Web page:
Is Trump Playing With Fire?
He takes to Twitter to go after the conservative Freedom Caucus.
As Ronald Reagan once said, “There you go again.” On Thursday morning, Donald Trump took to his favorite medium, Twitter, to sound off on the recent Republican failure to repeal and replace ObamaCare. Just as we warned before it failed, he blamed conservatives: “The Freedom Caucus will hurt the entire Republican agenda if they don’t get on the team, & fast. We must fight them, & Dems, in 2018!”
The Freedom Caucus will hurt the entire Republican agenda if they don’t get on the team, & fast. We must fight them, & Dems, in 2018!— Donald J. Trump (@realDonaldTrump) March 30, 2017
He’s actually right about the first part. As Mark Alexander wrote Wednesday, “If our Republican conference conservatives pursue an ‘all or none’ strategy, they should just give the keys to the Democrats now.” In other words, letting the perfect be the enemy of the good is going to hamper the GOP majority’s ability to enact its agenda. It would be suicidal for Republicans to underestimate the importance of unity within their caucus; the Democrats and their Leftmedia allies are in lockstep, and they’ll spin any sign of GOP infighting to their advantage.
There’s some indication that Freedom Caucus members get this. “We are not an independent group,” said Rep. Joe Barton. “We are part of the Republican conference. We have an obligation to govern.”
But this is a two-way street. When the president effectively declares war on his own party, that’s a yuge problem. Of course, Trump’s core supporters wanted him to wage war on Republicans at least as much as, if not more than, on Democrats. But his enemy was allegedly the same establishment opposed by … the House Freedom Caucus, which is composed of the GOP’s most conservative legislators. “The two themes Trump ran on is the forgotten man and draining the swamp,” said Rep. Dave Brat. “The Freedom Caucus is all of that.” Nevertheless, with his typical huff and bluster, Trump is clearly playing to his own constituency by attacking his right flank.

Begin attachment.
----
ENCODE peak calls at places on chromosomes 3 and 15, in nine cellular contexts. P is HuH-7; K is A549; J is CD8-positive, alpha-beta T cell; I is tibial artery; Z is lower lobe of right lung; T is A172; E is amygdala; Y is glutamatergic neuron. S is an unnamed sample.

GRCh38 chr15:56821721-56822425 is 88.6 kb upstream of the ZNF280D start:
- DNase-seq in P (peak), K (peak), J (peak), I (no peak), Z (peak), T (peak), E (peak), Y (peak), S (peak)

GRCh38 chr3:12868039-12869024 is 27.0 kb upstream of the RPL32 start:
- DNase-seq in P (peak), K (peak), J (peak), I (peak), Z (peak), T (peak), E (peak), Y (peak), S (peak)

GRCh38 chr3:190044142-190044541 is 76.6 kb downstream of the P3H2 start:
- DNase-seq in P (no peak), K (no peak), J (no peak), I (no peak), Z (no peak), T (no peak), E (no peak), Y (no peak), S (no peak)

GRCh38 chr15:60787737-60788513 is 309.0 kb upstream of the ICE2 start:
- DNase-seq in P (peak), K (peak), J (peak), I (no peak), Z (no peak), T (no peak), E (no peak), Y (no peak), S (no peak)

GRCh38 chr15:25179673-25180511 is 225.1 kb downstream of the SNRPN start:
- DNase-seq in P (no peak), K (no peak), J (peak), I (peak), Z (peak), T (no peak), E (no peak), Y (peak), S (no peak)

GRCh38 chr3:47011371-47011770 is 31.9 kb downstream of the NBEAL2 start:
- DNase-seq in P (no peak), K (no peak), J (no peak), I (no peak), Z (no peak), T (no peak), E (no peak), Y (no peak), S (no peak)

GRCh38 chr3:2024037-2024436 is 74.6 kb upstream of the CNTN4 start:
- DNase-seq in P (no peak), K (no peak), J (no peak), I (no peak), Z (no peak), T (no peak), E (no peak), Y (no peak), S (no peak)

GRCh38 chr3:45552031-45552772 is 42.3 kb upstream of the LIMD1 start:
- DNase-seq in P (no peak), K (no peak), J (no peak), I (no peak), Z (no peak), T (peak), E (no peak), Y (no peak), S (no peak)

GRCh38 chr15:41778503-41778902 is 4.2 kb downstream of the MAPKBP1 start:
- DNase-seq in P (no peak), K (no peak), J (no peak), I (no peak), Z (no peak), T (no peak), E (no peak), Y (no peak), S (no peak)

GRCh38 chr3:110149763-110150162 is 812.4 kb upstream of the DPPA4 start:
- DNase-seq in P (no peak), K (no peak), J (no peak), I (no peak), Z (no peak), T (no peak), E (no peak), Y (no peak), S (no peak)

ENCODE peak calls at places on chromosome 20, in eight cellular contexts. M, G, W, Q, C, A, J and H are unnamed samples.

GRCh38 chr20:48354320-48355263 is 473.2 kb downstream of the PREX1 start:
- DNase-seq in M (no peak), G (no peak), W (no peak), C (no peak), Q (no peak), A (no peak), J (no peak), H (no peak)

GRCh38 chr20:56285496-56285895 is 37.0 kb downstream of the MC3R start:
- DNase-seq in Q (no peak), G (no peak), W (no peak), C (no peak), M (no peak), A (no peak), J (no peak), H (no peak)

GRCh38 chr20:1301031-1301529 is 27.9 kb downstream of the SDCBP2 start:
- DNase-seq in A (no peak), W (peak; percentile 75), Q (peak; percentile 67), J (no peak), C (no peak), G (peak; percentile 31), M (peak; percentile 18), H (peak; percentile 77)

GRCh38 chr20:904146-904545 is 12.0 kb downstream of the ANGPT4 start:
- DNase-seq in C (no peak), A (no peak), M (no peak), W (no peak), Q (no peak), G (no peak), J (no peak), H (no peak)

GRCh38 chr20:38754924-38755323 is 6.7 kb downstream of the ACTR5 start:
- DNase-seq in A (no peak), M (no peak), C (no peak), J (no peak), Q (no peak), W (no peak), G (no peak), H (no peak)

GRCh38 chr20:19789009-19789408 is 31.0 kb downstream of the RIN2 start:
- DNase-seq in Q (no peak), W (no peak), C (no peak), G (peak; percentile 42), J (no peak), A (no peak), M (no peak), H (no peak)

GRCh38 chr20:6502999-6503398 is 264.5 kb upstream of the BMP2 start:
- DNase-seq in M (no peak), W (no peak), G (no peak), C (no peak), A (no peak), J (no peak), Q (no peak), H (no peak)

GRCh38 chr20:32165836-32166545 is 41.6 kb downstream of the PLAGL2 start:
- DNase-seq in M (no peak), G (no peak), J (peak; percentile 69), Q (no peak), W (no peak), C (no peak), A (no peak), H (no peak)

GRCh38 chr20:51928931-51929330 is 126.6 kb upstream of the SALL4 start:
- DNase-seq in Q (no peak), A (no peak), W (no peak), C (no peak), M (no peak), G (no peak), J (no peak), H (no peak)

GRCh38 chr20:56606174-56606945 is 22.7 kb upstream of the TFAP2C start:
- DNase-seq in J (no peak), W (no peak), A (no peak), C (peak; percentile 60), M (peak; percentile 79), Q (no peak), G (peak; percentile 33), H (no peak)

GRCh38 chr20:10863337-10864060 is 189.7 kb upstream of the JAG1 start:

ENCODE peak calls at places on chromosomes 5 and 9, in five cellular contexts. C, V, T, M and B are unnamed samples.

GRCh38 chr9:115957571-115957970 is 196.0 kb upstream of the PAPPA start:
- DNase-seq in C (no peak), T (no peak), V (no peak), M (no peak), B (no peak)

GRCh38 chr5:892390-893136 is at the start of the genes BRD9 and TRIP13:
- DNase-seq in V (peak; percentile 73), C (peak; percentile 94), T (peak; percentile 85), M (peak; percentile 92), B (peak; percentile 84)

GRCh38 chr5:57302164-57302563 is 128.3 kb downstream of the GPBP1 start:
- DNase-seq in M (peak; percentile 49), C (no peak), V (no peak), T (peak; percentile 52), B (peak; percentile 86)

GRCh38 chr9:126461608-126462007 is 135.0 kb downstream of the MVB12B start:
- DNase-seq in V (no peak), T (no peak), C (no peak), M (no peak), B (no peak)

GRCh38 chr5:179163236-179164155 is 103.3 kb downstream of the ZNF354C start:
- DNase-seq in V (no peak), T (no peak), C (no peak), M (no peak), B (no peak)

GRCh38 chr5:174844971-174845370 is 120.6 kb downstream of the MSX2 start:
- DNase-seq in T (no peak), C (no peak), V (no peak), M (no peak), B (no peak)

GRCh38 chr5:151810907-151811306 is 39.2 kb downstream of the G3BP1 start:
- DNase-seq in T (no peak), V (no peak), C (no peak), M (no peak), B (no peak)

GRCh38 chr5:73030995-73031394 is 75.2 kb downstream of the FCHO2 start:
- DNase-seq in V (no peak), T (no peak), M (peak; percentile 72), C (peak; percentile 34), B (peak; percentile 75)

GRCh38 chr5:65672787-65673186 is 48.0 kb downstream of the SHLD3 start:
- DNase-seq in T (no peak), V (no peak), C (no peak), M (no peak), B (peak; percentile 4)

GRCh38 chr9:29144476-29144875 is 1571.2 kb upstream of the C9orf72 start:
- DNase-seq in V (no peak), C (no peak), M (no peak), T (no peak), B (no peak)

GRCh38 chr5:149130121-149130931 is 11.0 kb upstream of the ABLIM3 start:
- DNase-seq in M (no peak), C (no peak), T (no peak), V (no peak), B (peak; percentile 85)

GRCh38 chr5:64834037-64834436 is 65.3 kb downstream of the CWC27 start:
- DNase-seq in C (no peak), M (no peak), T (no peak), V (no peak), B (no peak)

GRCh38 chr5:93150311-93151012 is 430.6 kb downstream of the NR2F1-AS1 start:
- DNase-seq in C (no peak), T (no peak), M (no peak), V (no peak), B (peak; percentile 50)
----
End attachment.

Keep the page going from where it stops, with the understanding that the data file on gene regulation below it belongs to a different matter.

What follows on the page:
That’s not leadership. It’s showmanship.
Trump can’t afford to fight both conservatives and Democrats. There are 32 members of the House Freedom Caucus. House Republicans currently have a 34-seat advantage. Yet between his various threats and his exasperated declaration to Freedom Caucus members that they should “forget the little s—t” in the health care bill, it seems as if Trump is trying to drive a permanent wedge between himself and these true conservatives. If that happens, it will be all that much harder for his presidency to succeed at anything but dominating the 24/7 news cycle.
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